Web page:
How to Find Help

Cindy Tillory Avatar

I remember the first time I was in crisis. A scared, painfully shy, 20-year-old version of myself having to sign paperwork and talking with qualified strangers. Being in crisis is terrifying. There’s a fear that you can only know if you have experienced it. Not from losing one’s mind, but from being lost and the world around you spinning out of your control. Of trying in vain to make it stop.

Today I’m not here to regale tales of my journey to getting well again, I want to talk to you about how to seek help before things get unmanageable. How to seek help before you have a crisis.

So I’ve been enmeshed in the US’s mental health system for some time now. And I have to say I’ve accumulated a ton of useful information. And though there’s plenty of paths to get your mental health to a more robust state here are three routes that may be the quickest path to helping you out.

Route One:

TALK TO YOUR PRIMARY CARE DOCTOR. As your primary care physician, they have access to your insurance information and can refer you out to getting care under your insurance where applicable. If you have trouble talking to your GP I have an article all about that. Also if you live in The UK this may be the only route, aside from emergency services, that would be applicable under the NHS. If I were to rate this method it gets an 8 out of 10 for accessibility. Almost everyone has access to a general practitioner doctor.

Route Two:

SEE A THERAPIST. This is good at giving you a mental health assessment and can open you up to getting help if you aren’t comfortable talking with your GP and/or don’t want to be medicated. I would rather this method as a 5 out of 10 because it’s not comprehensive and your experience really depends on the therapist. Not to mention, not everyone can afford individual therapy. NOTE: Not all therapists can prescribe you medications. Depending on the therapist or mental health clinic they could refer you to getting on medication if you both agree it would be beneficial.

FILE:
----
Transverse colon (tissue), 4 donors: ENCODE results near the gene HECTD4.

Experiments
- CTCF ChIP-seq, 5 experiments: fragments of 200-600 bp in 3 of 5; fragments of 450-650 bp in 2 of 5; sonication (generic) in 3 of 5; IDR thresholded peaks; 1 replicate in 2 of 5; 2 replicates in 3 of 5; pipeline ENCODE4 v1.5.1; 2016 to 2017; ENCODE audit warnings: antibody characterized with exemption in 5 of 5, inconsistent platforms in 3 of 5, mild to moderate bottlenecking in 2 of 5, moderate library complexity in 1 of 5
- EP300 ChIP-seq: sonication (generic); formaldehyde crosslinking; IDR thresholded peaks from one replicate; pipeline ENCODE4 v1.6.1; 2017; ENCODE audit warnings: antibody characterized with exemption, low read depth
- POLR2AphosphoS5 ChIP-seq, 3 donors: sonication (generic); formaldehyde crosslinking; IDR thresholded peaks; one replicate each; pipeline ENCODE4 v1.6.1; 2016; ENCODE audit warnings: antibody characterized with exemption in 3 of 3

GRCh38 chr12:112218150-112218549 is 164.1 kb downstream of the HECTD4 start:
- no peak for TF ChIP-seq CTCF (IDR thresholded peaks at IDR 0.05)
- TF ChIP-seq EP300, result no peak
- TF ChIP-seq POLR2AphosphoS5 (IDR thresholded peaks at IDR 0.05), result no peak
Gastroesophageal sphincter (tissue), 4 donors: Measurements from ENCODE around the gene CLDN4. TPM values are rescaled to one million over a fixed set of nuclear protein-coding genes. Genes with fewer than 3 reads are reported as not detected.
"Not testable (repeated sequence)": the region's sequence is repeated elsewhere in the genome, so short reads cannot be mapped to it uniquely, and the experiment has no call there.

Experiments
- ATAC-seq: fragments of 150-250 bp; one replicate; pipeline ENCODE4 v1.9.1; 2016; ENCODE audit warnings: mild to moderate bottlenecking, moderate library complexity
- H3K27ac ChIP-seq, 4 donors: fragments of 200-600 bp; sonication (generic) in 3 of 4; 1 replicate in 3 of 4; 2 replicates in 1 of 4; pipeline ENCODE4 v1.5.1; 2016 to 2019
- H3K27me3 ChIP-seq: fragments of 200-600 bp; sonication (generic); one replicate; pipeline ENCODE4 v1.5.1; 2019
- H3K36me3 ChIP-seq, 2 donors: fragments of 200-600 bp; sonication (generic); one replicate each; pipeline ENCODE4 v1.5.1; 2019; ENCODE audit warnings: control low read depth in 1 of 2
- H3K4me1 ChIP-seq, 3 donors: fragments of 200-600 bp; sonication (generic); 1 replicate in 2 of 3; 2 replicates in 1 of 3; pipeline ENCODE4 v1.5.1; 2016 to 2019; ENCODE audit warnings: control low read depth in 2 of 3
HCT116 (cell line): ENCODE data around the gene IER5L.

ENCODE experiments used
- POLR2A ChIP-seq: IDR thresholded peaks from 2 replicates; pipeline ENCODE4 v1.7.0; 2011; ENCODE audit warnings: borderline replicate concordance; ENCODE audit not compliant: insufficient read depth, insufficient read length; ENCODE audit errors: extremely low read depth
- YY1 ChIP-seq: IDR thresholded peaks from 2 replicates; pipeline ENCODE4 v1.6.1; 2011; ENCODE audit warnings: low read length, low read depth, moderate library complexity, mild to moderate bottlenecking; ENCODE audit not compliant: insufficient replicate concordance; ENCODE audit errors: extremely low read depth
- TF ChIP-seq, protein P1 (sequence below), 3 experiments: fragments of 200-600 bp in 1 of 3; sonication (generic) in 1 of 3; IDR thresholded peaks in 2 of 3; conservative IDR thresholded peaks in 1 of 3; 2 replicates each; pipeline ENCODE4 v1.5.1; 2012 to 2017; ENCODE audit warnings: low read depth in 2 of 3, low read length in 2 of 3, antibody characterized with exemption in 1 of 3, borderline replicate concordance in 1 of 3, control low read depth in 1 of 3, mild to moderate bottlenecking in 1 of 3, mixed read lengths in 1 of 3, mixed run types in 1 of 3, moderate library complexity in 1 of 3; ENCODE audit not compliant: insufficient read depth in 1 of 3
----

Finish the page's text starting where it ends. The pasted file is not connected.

Route Three

GO TO A MENTAL HEALTH CLINIC. Much like dental clinics and medical clinics, there are organizations that are focused on a person’s mental health. They offer group therapy, medication, and psychotherapy. They may be a pricier option in some states and in some places or they may not take your insurance, but they will not deny you services if your insurance won’t foot the bill. Also many have payment plans if you are low income. if I were to give this a rating I would rate this route as a 9 out of 10. They have several options for people of varying incomes, and several ways to help including medication and group and individual therapy. NOTE: if you live in a rural area this might not be an option because of the distance from your hometown.

SIDE NOTE: While trying to understand how the NHS works when it comes to mental health I noticed a few key differences from the way things are operated in the US. Charitable organizations mostly run the help lines for mental health services and many of the people I talked to mentioned that their doctors weren’t as prone to helping them with their mental health unless they were exhibiting more severe symptoms though it is different from area to area. Most of the people I talked to rated their experience as a 6 out of 10. If you live in the UK and you had a different experience feel free to comment down below.

If you are experiencing a crisis or mental health emergency know that there is help available.

US Resources

UK resources

One response

  1. Mary

    Thank you for including NAMI. Their peer support groups are fantastic and lifesaving.


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